The schooners HURON and ALPS in endeavouring to make the harbor, missed the channel and went ashore near the South Channel Pier. They will probably be got off without much injury. -- Erie Observer 21st.
Tues. Nov. 24, 1846
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DISASTERS ON LAKE ERIE. --The steamer HELEN STRONG is ashore four miles above Barcelona -- a perfect wreck, and two lives lost. The steamer MADISON is ashore eight miles still further up, high and dry, but not much damaged as far as known yet. The steamer INDIAN QUEEN, Captain Staring, went ashore on the night of the 19th, about 10 o'clock, just above the lower point in Dunkirk Harbor. She was fully laden with goods for that port -- several hundred Dollars worth of which were thrown overboard after she struck, to enable her to near the shore. She now lies hard upon a rock bottom, with a good deal of water in her, and the rest of the cargo must be more or less damaged.
The Brig OSCEOLA was blown ashore about four miles above the HELEN STRONG, opposite Quincy, and four of her hands were lost. The captain and mate were just alive when the last accounts left; she struck about ten in the evening, and it was eight the following morning before assistance could be obtained. The vessel is probably a wreck. A few rods above her, the schooner CLEVELAND also was driven ashore, and now lies high and dry, no water touching her; no lives lost, and the vessel not much damaged. Both the CLEVELAND and the OSCEOLA were without cargoes. The HELEN STRONG had an unusual cargo of dry goods, &c. The following vessels are reported ashore between Buffalo and Erie; Schooners DAYTON - J.H. LYON - UNITED STATES - H.H. SIZER - HOWARD AND HURON. A later arrival informs us that the steamers, MADISON - NEW ORLEANS - NIAGARA are safe at Erie. The MADISON had a severe time of it, and lost one of her pipes.
Other vessels are mentioned as having gone ashore and sustained more or less damage, we shall probably hear of further disasters, the storm being a most violent one. It appears that sixteen dead bodies were washed ashore at Barcelona on Saturday. -- Toronto Colonist.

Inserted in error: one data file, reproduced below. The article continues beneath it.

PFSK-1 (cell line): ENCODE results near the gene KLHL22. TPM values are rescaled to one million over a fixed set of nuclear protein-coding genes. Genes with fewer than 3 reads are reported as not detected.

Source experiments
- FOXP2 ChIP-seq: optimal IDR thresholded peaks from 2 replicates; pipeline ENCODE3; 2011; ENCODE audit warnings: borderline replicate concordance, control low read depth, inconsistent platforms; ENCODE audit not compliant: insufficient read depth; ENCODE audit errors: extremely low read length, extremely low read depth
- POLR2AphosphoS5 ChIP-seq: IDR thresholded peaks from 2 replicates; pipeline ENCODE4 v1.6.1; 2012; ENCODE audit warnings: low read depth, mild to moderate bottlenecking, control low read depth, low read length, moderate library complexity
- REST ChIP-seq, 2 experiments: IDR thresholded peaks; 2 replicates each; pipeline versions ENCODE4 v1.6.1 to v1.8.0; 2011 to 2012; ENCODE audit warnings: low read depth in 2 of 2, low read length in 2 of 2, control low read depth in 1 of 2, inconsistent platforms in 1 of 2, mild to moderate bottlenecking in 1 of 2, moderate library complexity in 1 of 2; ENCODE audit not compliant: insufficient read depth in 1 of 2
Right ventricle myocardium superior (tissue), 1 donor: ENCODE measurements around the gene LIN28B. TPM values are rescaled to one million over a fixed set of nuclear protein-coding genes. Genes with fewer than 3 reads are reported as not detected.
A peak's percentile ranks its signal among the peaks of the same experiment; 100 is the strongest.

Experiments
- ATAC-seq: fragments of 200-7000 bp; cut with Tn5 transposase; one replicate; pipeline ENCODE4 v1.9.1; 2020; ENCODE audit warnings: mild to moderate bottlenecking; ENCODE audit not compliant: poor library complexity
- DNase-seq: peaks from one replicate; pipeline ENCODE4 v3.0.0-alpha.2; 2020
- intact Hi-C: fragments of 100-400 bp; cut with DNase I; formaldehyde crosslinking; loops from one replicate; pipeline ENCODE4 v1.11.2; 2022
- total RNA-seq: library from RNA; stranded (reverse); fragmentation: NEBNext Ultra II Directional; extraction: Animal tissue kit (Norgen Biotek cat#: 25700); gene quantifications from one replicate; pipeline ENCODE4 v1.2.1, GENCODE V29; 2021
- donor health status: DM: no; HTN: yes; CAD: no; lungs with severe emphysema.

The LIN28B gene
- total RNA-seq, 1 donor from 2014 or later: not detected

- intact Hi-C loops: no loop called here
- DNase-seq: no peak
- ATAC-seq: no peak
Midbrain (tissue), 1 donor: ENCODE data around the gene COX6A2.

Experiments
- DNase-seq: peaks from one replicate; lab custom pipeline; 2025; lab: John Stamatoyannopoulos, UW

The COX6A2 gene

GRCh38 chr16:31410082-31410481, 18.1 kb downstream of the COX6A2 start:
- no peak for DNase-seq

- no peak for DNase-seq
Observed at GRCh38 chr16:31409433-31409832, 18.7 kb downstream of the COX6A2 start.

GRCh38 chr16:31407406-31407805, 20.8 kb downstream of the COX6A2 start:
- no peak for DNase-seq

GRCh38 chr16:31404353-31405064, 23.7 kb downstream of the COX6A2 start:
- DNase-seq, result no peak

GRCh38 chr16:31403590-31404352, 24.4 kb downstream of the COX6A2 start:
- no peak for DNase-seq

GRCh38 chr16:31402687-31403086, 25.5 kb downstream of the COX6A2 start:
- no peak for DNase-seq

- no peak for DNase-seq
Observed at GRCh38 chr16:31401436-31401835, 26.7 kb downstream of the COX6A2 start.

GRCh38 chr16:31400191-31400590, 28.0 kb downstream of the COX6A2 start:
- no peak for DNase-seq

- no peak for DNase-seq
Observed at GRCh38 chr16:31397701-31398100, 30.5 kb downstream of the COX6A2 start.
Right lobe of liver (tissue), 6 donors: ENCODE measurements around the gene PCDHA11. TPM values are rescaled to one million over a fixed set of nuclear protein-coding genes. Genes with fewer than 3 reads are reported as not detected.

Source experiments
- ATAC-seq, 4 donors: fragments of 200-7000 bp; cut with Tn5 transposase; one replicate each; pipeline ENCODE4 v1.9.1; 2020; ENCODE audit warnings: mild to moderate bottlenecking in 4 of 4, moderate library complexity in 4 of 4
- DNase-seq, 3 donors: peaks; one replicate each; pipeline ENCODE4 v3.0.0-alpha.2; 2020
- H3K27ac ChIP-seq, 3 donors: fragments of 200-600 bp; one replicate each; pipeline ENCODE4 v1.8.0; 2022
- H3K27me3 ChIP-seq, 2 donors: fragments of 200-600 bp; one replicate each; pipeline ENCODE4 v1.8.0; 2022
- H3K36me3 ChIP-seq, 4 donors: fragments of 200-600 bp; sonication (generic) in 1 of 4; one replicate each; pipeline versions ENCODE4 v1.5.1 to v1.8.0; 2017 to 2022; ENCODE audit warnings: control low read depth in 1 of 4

The Argus, Kingston
November 27, 1846
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Terrible Gale on Lake Erie - Sixteen Bodies Found
Lake Erie was visited by a tremendous gale on Thursday, the 19th inst., which occasioned the loss of several vessels and a number of lives. Accounts state that sixteen bodies were picked up along shore.
Several vessels were cast ashore in the vicinity of Barcelona - among them are the HELEN STRONG, SWAN, OSCEOLA, CLEVELAND, and a sloop, name unknown, capsized.
The brig JOHN HANCOCK is ashore above Erie - total wreck; also the AINSWORTH, UNITED STATES, CHARLES, and A. P. HAYWOOD - will be got off with trifling damage. The brig EUROPE is ashore at Fair Point - damage slight.
The brig H.H.SIZER, and schooner HURON, at Erie, and the steamer INDIAN QUEEN, at Dunkirk, are total wrecks. There are 14 sail and three steam vessels ashore between Buffalo and Detroit. The shore for miles is strewn with fragments of wrecks.
Gale on Lake Ontario - Vessels Lost.
The storm which raged on Lake Erie, on Thursday, appears to have visited Lake Ontario with no great abatement on Friday. The vessels, the AINSWORTH and Canadian schr. GRAMPUS, broke from their moorings in Oswego harbor, and were driven on the rocks at Fort Ontario - both total wrecks. The crews of the two vessels were taken off by the yawl of the revenue cutter, lying in the harbor.
A schooner in attempting to enter the harbor, was driven past, and is reported ashore in Mexico Bay. Several vessels which had left Oswego Thursday for the upper lakes, returned after vain attempts to weather the gale.
At 9 o'clock on Friday night the wind was still blowing a perfect hurricane - and it is reasonable to suppose that immense damage was done that we have not yet heard of.
Since writing the above we learn by a gentleman from Oswego, that another terrible storm, no less disastrous than the first, visited the lake on Thursday morning last. he states that a Canadian schooner was driven ashore at Oswego on that morning and also that the pier on the east side of the river was considerably started from its foundation during the day, and it
was feared would be swept away.
Onondaga Gazette, Baldwinsville, N.Y.,
November 30, 1846